The Pillars of Hercules and the Fountain of Youth

Bryan Wandel

A massive promontory juts out of Gibraltar, peering over the Straight that seeps into the Atlantic Ocean. This edifice, along with a variously identified twin in Africa to the south, was long known as the Pillars of Hercules. The ancients and medievals saw at this point, staring off into infinite ocean, the end of the world. “Non plus ultra,” read inscriptions where the Pillars were depicted. “Nothing further beyond.”

King Ferdinand adopted the image of the Pillars of Hercules for his coat of arms, along with the inscription. Of course, the bounds were transgressed by Columbus later in Ferdinand’s reign. However, it wasn’t until the reign of Ferdinand’s grandson, Charles, that the motto was brazenly updated for the modern world: “Plus Ultra.”

Thus appears the banner of modernity: “Further Beyond.” At approximately the same time, the earth was circumnavigated, Machiavelli released the Christian bonds of politics, and Luther liberated the Church from her Babylonian captivity. The closed community of Christendom was opened to empire: the dominance over nature, custom, and humans.

“Further Beyond,” indeed. However, the eruption of 1500, give or take a half century, gives us an account of derring-do, but very little daring-because. In fact, there are a thousand reasons to sail past the Pillars of Hercules. Another picture may give us a different insight.

In 1513, the first governor of Puerto Rico sailed northwest and accidentally found Florida. The legend later developed that Juan Ponce de Leon’s real goal was not simply a discovery for its own sake, but that he pursued the Fountain of Youth. A mythic location in many cultures, the Fountain had the power to lure because it was (forbidden) power itself.

The fantastic pursuit of the Fountain of Youth has appeared at many times, in many ways. Next to the glorious Fountain, the Pillars of Hercules would seem to be the impotent imagery. It would almost appear that “Plus Ultra” is simply a spirit of discovery, where the Fountain is spiritual longing, the voice whispering: “you will be like God.”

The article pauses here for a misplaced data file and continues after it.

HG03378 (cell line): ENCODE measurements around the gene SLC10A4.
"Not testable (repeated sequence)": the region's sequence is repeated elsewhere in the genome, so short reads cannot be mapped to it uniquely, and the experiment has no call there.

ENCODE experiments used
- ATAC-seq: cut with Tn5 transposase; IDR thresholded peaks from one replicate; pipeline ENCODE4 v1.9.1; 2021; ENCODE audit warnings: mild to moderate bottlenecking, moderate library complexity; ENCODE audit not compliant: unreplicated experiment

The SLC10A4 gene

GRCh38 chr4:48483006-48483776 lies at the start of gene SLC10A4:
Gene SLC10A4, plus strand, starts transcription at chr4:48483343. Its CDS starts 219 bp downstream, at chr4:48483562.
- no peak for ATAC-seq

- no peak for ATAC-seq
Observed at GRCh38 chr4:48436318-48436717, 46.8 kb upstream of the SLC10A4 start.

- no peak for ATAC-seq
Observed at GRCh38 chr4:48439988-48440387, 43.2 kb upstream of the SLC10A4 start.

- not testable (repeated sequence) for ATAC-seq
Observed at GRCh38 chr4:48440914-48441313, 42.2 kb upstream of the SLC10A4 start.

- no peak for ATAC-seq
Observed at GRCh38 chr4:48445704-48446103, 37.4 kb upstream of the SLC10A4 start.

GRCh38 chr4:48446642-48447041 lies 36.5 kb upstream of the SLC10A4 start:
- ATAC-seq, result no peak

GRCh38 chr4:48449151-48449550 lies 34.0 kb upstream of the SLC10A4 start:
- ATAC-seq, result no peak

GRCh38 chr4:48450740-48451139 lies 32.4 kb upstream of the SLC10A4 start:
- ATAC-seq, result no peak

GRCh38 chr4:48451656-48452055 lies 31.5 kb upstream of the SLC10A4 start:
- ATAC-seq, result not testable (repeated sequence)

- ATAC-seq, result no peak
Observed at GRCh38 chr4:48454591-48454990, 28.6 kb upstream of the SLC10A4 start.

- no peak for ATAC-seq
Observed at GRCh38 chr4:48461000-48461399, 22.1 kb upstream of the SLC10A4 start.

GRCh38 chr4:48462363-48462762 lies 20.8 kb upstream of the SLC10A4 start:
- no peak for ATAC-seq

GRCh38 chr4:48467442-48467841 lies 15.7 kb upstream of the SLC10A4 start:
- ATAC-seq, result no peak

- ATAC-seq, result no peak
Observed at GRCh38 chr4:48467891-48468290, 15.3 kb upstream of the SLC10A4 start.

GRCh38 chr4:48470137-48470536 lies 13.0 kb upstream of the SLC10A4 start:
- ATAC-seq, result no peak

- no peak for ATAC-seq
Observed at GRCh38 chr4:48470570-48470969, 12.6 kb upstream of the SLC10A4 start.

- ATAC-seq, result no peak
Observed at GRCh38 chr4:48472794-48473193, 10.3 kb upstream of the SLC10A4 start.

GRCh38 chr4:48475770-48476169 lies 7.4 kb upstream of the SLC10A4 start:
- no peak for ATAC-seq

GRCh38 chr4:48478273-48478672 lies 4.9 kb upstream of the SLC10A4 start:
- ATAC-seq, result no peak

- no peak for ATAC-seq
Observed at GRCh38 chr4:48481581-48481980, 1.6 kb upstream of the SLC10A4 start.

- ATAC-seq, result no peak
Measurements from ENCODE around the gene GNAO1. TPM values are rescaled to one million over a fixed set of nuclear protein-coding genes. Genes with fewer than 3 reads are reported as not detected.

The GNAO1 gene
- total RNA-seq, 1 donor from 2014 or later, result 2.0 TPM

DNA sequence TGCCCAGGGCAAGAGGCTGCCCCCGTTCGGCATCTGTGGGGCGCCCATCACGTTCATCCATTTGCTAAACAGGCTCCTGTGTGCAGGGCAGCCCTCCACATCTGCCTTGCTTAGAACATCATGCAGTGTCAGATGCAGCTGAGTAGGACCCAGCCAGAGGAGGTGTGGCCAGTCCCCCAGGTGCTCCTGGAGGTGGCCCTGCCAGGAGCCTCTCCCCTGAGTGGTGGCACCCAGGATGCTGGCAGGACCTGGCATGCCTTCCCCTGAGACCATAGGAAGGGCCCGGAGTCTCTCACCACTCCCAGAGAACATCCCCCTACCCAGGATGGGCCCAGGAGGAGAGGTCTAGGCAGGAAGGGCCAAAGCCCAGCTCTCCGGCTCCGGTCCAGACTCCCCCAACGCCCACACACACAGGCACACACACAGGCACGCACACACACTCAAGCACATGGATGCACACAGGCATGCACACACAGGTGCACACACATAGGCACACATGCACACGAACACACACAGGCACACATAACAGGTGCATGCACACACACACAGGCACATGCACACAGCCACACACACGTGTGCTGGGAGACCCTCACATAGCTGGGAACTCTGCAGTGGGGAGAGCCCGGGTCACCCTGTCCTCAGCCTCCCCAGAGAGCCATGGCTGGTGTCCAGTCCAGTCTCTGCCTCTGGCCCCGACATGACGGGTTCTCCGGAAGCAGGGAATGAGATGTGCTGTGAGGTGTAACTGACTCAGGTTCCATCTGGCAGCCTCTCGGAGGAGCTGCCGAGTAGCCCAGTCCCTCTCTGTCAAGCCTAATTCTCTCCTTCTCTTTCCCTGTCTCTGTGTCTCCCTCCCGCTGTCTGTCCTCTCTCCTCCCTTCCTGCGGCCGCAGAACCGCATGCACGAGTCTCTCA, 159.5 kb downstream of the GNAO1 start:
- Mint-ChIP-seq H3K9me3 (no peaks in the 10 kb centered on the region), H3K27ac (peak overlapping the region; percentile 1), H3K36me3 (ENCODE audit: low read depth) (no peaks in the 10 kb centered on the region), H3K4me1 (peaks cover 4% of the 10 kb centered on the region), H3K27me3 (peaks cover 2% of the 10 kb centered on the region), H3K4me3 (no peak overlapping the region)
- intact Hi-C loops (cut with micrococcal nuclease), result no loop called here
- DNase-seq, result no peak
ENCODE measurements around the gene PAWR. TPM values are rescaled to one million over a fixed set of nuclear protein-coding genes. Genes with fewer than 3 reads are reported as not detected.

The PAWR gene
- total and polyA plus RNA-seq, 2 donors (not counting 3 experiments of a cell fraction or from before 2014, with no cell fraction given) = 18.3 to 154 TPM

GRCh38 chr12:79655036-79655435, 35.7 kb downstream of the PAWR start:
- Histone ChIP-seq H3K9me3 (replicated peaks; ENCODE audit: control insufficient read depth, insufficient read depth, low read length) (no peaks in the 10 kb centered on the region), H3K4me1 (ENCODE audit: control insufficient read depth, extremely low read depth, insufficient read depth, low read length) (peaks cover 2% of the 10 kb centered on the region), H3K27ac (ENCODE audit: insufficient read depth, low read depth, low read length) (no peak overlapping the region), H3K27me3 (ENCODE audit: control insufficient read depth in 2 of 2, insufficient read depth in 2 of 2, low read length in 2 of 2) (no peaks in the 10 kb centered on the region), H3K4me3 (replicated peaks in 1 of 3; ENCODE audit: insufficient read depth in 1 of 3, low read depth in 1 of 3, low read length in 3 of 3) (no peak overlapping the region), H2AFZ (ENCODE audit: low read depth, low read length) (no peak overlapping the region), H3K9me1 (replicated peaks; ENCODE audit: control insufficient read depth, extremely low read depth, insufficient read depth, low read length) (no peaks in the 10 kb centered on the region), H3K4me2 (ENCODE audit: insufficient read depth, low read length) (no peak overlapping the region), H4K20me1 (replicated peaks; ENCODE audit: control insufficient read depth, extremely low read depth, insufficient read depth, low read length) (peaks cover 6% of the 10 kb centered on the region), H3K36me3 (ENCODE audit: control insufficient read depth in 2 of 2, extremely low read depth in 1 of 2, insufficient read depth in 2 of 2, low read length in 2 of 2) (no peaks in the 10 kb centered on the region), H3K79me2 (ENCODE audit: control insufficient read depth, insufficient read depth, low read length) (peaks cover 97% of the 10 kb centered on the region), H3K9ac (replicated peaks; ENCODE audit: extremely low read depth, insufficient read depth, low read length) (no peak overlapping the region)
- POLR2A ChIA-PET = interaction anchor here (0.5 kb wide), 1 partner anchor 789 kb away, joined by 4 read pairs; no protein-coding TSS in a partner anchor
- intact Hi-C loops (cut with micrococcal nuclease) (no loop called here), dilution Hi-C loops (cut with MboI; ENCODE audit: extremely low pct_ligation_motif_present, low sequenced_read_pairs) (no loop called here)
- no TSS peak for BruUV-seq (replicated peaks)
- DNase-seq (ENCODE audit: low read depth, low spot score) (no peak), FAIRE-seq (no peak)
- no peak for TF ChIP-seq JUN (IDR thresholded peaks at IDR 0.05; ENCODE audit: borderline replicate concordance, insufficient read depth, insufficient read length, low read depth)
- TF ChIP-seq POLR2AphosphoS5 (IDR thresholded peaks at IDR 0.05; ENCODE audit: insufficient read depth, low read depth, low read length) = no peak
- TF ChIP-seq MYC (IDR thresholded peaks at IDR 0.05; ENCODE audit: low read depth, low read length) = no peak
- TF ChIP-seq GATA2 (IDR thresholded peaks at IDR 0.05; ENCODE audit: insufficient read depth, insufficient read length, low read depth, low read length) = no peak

The rationalist, liberative story of the Renaissance overlooks an underworld rebirth of a secret magical tradition, called Hermeticism. The Hermetica was a collection of various Greek works on trans-religious spiritualism, occult, and cosmogony. An underground interest in this “esoteric” knowledge is found through many renaissance thinkers and is at least interwoven into the 17th century scientific revolution.

But in the age of the scientific method, why were Francis Bacon and Isaac Newton drawn to alchemy? When Renaissance physicians were beginning to map the human body, why were Leonardo da Vinci and Pico della Mirandola dabbling in magic?

The beckoning of the Fountain of Youth, toward power and immortality, has been more tightly bound up to the discoveries and transgressions of the “modern world” than is comfortable – but that does not mean we have to stay behind the Pillars of Hercules. For, the transgression was never simply in crossing a boundary, but in stealing divinity.

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